of information as being based on distinctions (see next section), I refer to this logical measure of

distinctions as "logical entropy".

This raises the question of the relationship of logical entropy to Claude Shannon’s entropy

([40]; [41]). The entropies are closely related since they are both ultimately based on the concept

of information-as-distinctions–but they represent two di¤erent way to quantify distinctions. Logical

entropy directly counts the distinctions (as de…ned in partition logic) whereas Shannon entropy, in

e¤ect, counts the minimum number of binary partitions (or yes/no questions) it takes, on average,

to uniquely determine or designate the distinct entities. Since that gives (in standard examples) a

binary code for the distinct entities, the Shannon theory is perfectly adapted for applications to the

theory of coding and communications.

2

The logical theory and the Shannon theory are also related in their compound notions of joint

entropy, conditional entropy, and mutual information. Logical entropy is a measure in the math-

ematical sense, so as with any measure, the compound formulas satisfy the usual Venn-diagram

relationships. The compound notions of Shannon entropy were de…ned so that they also satisfy

similar Venn diagram relationships. However, as various information theorists, principally Lorne

Campbell, have noted [9], Shannon entropy is not a measure (outside of the standard example of 2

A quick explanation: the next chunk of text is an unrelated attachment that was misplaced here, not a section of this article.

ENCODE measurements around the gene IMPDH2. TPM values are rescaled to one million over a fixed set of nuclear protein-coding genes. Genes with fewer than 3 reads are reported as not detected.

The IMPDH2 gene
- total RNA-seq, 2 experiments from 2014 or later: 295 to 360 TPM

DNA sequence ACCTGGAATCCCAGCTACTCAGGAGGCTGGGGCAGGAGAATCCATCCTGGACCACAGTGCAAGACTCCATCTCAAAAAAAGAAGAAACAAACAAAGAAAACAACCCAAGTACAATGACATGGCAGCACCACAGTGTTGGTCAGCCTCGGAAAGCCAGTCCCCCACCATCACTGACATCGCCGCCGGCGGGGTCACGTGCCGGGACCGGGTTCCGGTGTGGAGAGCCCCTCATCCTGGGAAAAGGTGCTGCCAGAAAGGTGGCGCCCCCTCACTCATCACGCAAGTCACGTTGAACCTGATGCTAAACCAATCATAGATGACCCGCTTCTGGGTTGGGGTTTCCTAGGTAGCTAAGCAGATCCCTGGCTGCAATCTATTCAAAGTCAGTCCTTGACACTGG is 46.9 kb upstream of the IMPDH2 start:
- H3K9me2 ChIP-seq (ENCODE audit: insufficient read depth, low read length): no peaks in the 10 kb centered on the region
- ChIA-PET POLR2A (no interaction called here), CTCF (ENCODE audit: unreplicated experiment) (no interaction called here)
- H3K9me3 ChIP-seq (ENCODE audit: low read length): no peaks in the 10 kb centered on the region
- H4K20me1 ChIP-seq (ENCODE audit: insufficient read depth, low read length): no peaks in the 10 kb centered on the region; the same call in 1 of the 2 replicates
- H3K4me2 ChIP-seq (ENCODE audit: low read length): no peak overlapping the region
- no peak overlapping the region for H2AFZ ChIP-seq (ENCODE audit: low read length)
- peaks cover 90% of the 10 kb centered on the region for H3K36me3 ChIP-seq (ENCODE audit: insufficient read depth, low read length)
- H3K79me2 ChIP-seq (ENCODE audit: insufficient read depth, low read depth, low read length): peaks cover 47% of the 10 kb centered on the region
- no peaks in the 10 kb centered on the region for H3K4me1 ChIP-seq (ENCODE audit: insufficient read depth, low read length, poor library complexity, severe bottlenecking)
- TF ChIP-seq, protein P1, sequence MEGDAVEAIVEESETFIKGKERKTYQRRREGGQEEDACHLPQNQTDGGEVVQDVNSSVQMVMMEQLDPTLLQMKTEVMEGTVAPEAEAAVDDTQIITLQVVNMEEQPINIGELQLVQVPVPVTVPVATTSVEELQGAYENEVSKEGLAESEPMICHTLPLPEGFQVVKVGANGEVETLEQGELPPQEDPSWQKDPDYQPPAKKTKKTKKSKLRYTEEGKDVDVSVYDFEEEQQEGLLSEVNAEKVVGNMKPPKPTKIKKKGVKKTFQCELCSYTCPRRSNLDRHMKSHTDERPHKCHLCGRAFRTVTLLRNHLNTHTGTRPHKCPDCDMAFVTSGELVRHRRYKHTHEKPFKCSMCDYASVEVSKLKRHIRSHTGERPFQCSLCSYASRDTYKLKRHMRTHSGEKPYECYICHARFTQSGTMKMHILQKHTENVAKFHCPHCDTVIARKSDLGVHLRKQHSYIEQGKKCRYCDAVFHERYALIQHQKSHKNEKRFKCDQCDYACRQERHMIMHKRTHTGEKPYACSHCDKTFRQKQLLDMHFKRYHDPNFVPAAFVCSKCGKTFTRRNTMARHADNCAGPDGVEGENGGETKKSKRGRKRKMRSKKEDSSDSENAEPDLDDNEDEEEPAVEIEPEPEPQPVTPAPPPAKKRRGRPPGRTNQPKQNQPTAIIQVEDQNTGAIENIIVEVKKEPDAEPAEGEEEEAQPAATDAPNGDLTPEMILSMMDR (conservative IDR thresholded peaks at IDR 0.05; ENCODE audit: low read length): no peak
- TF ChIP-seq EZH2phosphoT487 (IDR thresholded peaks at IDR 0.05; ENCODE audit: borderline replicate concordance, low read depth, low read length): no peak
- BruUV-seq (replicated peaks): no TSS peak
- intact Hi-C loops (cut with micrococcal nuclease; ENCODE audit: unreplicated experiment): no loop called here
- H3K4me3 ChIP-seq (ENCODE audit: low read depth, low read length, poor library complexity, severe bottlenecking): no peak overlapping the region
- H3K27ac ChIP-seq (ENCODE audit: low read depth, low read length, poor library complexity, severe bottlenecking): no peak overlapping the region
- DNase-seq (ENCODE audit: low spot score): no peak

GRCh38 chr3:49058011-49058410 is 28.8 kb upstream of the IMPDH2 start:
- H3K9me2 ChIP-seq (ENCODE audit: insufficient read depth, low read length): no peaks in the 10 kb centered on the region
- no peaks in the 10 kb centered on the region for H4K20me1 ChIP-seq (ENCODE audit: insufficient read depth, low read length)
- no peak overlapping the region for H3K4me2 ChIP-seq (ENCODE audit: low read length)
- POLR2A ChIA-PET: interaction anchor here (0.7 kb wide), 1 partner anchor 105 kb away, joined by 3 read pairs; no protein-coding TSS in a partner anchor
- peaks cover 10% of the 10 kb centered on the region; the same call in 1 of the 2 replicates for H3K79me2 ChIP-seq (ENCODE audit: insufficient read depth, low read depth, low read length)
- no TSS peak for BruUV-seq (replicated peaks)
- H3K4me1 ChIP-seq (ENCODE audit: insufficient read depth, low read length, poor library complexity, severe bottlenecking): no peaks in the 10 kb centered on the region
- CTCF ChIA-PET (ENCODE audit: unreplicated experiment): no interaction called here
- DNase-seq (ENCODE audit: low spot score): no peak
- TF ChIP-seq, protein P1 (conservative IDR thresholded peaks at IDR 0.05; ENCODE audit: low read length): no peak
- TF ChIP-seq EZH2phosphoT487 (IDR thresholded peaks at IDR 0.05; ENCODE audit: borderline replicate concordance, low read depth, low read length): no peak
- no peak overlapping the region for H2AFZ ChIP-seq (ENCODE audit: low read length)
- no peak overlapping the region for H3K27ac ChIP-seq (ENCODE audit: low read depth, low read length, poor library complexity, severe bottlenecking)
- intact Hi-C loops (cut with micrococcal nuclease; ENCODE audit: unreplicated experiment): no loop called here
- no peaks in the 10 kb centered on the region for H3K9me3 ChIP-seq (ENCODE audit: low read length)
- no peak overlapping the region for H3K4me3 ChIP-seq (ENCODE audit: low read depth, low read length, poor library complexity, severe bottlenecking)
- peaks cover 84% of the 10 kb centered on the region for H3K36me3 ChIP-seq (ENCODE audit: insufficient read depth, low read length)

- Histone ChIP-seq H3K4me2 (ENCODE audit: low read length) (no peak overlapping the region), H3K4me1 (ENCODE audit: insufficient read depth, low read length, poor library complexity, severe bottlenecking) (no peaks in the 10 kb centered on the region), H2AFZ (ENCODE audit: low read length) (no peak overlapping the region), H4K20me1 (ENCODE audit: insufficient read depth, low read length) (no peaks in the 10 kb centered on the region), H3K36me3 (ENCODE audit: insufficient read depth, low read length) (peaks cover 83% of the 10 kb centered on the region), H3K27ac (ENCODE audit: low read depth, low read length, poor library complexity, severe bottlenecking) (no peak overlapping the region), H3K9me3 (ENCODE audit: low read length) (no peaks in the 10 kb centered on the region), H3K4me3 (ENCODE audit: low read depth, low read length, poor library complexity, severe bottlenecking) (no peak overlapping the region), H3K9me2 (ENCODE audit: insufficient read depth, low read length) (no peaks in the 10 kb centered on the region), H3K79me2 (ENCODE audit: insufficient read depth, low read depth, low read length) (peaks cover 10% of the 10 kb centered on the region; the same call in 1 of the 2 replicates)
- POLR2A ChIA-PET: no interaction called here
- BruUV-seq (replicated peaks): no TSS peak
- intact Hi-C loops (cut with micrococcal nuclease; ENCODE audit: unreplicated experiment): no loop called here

n

equiprobable distinct entities where it is the count n of the number of yes/no questions necessary to

unique determine or encode the distinct entities)–so one can conclude only that the "analogies pro-

vide a convenient mnemonic" [9, p. 112] in terms of the usual Venn diagrams for measures. Campbell

wondered if there might be a "deeper foundation" [9, p. 112] to clarify how the Shannon formulas

can be de…ned to satisfy the measure-like relations in spite of not being a measure. That question is

addressed in this paper by showing that there is a transformation of formulas that transforms each of

the logical entropy compound formulas into the corresponding Shannon entropy compound formula,

and the transform preserves the Venn diagram relationships that automatically hold for measures.

This "dit-bit transform" is heuristically motivated by showing how average counts of distinctions

("dits") can be converted in average counts of binary partitions ("bits").

Moreover, Campbell remarked that it would be "particularly interesting" and "quite signi…cant"

if there was an entropy measure of sets so that joint entropy corresponded to the measure of the

union of sets, conditional entropy to the di¤erence of sets, and mutual information to the intersection

of sets [9, p. 113]. Logical entropy precisely satis…es those requirements.

2 Logical information as the measure of distinctions

There is now a widespread view that information is fundamentally about di¤erences, distinguisha-